Online education is becoming more popular across all levels, from college to language learning, and even kindergarten. Online universities, in particular, are gaining popularity among students who cannot join traditional schools due to time or budgetary constraints.
Choosing the type of classes or degree program to pursue is a problem faced by online students. Students interested in law can be torn between an associate’s degree or a bachelor’s degree in legal studies if they wish to pursue a career as a paralegal or a solicitor. Some students attend paralegal courses at online schools. Here are a few things to keep in mind when picking a degree program.
Four-year or associate?
Aside from choosing the school, this question is often the first thing students ask themselves. Associate’s or 2-year degrees immediately qualify students for certain jobs upon completion. Unlike traditional degrees, associate’s cut out most general education requirements. Students pursuing these degrees are likely preparing for a highly-specialized field, such as nursing or avionics.
Bachelor’s or four-year degrees are often what students have in mind when they think about college. Four-year degrees require students to complete two year’s worth of general education requirements. Elective classes are also offered and can be channeled into a minor to compliment a student’s focus or major. Associate’s degree holders may also expedite their path to a bachelor’s degree, depending on their school’s credit transfer policies.
Because of its four-year nature, a bachelor’s degree typically costs more than associate’s. Time is also a factor to consider when choosing between an associate’s and a bachelor’s degree.
Customizing your learning experience
Online learning is as flexible with the approaches to it as the schedule you can build around it. There are generally three types of courses you can take in online schooling: asynchronous online courses, synchronous online courses, and hybrid courses.
Asynchronous learning is also known as learning on-demand or self-paced learning. Students with busy schedules opt for these courses, as they do not have set meeting times. Interaction with instructors and classmates take place through discussion boards or email. Often, they are given access to an e-learning platform with downloadable information packets and other resources. Self-pacing is practiced by students to keep up with the time frame set for assignments and tests.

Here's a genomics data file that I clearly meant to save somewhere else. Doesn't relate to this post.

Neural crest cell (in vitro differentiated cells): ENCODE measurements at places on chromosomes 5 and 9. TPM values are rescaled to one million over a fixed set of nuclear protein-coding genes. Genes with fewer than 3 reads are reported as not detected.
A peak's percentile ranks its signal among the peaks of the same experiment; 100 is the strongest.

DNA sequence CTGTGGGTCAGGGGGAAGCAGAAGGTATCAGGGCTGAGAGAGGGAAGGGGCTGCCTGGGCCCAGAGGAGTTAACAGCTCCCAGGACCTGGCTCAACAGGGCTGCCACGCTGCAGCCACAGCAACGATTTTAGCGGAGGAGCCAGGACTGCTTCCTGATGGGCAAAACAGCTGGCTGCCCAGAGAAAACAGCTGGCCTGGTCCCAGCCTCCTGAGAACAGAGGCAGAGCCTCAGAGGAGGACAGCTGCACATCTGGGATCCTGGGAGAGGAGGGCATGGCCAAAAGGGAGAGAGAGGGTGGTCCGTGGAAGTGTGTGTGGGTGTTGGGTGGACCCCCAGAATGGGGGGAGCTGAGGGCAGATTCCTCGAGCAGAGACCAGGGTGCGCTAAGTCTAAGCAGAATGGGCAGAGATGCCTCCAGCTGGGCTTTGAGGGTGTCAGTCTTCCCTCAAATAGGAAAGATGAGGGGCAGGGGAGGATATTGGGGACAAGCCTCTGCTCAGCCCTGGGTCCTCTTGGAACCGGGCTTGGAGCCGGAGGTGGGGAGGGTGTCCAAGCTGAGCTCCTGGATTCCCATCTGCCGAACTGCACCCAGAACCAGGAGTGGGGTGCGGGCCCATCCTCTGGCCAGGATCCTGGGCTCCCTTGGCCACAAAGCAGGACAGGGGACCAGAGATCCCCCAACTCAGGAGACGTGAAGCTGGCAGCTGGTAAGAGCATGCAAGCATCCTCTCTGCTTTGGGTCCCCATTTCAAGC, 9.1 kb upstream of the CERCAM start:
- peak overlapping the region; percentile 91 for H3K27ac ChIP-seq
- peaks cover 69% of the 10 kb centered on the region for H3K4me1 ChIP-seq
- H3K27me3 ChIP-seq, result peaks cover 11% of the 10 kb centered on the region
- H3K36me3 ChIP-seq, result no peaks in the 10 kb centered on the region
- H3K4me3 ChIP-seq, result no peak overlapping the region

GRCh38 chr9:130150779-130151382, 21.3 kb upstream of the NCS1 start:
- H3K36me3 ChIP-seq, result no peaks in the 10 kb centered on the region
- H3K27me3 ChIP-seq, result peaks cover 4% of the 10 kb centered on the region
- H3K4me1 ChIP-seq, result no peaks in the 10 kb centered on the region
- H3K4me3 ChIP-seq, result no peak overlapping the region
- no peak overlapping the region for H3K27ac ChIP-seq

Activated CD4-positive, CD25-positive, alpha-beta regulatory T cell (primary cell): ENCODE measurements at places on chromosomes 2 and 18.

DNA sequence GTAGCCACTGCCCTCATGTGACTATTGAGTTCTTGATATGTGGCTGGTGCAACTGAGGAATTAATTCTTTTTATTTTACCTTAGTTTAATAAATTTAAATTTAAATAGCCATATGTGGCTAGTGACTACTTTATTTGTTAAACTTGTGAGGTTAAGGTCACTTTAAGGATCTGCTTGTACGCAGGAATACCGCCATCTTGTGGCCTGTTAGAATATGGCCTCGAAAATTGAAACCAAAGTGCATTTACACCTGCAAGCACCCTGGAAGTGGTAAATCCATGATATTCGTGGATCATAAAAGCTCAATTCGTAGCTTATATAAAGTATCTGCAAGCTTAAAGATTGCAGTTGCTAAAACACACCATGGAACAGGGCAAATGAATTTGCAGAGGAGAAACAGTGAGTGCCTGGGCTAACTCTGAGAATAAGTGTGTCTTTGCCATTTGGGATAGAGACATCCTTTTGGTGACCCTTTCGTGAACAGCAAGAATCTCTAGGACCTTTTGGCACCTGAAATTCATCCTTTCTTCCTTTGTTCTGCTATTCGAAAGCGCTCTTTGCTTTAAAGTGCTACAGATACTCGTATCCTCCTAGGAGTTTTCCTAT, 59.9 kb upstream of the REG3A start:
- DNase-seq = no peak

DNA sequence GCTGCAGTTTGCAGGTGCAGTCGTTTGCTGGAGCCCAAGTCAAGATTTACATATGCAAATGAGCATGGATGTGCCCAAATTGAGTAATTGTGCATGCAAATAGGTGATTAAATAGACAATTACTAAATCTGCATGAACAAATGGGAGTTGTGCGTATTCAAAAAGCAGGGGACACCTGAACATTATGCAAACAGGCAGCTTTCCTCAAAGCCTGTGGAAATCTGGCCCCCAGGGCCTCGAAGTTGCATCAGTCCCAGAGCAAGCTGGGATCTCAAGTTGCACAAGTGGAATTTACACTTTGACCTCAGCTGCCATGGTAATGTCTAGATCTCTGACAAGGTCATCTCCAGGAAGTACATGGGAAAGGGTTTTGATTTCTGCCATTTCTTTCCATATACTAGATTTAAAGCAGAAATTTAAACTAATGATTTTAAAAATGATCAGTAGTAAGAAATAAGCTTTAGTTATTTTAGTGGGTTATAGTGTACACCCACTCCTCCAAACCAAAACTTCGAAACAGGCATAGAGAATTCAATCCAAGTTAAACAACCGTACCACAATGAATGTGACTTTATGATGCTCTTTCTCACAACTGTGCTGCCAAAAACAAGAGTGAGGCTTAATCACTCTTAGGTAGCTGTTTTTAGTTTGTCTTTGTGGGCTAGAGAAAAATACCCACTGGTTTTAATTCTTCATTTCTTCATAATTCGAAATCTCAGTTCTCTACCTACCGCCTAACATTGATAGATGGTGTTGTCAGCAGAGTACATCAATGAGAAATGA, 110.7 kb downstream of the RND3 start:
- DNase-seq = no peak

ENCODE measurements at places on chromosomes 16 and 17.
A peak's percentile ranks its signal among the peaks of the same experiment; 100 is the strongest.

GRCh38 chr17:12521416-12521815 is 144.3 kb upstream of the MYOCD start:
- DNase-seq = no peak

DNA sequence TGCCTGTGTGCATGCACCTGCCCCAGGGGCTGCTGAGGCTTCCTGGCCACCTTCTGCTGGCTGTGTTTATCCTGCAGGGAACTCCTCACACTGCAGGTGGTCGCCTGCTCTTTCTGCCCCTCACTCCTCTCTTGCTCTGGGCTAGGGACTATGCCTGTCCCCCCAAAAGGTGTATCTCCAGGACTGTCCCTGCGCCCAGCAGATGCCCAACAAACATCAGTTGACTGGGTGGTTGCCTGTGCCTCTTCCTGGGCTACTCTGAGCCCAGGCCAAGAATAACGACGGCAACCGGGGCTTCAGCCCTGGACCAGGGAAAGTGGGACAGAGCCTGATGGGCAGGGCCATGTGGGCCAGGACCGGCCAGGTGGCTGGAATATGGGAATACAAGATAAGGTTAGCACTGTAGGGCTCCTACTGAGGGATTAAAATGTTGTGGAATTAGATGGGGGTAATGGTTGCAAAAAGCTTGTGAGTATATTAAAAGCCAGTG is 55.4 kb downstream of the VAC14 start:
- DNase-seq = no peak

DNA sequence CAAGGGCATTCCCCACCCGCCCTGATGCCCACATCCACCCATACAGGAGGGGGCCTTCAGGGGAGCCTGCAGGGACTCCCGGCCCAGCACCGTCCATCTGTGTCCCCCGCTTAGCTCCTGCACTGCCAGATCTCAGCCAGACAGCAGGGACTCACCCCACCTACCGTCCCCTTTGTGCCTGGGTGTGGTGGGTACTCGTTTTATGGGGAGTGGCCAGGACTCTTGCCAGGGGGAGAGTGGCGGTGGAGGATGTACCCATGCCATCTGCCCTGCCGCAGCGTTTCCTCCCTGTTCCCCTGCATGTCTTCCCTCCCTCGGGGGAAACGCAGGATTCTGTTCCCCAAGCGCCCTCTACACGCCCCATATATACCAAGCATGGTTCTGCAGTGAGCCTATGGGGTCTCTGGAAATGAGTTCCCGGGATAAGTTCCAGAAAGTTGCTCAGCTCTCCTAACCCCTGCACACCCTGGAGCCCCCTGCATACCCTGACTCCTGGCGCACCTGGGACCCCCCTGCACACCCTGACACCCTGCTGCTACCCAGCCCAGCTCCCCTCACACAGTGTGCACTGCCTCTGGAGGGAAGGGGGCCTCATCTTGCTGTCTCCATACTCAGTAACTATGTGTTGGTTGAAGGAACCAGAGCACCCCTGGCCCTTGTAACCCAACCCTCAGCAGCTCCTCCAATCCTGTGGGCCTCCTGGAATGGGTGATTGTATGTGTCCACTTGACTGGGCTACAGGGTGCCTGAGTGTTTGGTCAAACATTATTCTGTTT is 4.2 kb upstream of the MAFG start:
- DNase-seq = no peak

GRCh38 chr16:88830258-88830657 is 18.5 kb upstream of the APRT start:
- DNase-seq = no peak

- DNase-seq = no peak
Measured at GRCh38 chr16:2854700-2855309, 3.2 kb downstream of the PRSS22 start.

Synchronous online courses require the presence of students at a set time for a lecture. Student interactions with the instructor or fellow students are facilitated through audio or text chat. While more involved than asynchronous courses, some students prefer having face-to-face time with their peers and instructor. A few studies suggest that synchronous learning allows for immediate feedback, increased engagement, and improved clarity for certain content.
Lastly, hybrid online courses blend the traditional face-to-face environment with online learning. Hybrid classes can be more synchronous or asynchronous in their online component. Schedules for classroom times are announced before the semester starts. In-person meetings can take place once a week or more infrequently, depending on the requirements of the course. Communication lines are typically more open in face-to-face sessions.
Regardless of which degree program or learning style a student chooses, what matters, in the end, is completing the coursework and having that degree on their resume.